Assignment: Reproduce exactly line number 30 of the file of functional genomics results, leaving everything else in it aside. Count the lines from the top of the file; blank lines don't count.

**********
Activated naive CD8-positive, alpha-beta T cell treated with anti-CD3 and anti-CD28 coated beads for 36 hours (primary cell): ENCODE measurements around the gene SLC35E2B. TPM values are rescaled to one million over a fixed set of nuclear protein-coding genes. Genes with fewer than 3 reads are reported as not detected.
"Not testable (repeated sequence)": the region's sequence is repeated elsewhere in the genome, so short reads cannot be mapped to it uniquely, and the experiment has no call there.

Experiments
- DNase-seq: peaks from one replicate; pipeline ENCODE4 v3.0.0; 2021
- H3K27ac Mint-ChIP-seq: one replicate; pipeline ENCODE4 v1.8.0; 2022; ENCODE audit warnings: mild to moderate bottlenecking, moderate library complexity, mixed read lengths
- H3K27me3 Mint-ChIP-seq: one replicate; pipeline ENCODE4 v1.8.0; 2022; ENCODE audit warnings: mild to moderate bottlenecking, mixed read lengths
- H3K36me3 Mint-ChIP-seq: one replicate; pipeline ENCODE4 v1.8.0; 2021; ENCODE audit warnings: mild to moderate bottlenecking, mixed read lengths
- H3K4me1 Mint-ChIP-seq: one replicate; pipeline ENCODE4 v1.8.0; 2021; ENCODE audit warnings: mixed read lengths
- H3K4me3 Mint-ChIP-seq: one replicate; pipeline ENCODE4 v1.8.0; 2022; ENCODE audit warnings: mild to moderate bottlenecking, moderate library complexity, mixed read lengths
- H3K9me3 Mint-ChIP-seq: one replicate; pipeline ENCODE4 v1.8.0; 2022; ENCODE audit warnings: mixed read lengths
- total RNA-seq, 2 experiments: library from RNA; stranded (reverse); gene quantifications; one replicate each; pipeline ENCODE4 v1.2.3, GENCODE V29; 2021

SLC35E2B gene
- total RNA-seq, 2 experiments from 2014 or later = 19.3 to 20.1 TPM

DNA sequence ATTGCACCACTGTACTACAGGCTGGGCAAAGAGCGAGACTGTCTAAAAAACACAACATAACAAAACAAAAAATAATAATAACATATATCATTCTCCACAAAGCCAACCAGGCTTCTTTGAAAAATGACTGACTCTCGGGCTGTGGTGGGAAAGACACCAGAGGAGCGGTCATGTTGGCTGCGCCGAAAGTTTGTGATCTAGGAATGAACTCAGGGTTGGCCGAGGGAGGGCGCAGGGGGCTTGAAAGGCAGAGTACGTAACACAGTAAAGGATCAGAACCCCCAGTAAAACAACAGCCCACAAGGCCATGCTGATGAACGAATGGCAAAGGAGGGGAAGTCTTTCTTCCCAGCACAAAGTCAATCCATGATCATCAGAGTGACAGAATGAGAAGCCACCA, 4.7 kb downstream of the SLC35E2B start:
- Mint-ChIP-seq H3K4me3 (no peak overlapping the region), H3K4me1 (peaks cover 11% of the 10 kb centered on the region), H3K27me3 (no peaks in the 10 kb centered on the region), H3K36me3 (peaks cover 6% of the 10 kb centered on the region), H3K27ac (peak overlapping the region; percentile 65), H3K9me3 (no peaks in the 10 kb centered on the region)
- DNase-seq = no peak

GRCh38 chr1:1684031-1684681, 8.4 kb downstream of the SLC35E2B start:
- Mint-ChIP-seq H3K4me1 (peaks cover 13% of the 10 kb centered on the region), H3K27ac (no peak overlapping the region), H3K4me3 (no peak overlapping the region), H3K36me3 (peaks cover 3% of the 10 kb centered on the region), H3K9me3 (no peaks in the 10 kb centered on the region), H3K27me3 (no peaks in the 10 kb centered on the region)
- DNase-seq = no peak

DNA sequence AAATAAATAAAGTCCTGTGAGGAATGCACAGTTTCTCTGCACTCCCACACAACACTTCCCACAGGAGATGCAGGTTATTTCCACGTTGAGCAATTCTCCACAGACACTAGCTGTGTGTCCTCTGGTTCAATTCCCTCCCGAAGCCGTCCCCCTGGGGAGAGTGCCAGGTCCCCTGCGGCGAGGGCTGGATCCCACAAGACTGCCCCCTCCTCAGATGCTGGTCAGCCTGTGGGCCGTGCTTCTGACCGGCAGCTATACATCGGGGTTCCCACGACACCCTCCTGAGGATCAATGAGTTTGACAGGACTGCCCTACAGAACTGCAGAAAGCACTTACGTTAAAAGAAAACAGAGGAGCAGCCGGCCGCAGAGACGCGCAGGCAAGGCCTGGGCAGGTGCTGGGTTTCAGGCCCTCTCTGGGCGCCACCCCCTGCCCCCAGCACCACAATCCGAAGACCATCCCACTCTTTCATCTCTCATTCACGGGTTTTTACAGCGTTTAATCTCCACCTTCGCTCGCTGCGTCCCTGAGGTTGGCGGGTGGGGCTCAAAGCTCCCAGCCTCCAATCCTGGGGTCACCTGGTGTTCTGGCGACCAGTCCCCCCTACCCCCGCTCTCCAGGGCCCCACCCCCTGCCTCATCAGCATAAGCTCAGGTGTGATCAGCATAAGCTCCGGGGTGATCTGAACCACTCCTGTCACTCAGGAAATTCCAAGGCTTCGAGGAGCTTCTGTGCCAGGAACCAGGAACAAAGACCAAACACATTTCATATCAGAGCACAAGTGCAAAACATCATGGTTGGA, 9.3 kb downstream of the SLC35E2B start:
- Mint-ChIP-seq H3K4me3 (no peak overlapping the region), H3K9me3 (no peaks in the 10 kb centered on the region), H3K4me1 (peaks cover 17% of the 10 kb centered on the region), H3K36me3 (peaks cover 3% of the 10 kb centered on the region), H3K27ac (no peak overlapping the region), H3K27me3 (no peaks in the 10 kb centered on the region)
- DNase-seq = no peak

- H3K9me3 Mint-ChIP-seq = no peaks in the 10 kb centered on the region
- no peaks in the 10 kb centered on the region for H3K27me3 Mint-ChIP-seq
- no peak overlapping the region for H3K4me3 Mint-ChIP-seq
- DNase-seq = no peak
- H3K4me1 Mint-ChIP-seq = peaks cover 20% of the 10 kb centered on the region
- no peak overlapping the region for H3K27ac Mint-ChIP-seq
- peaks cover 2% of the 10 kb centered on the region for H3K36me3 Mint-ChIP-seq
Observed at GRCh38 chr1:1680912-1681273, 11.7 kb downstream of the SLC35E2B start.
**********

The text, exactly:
Observed at GRCh38 chr1:1680912-1681273, 11.7 kb downstream of the SLC35E2B start.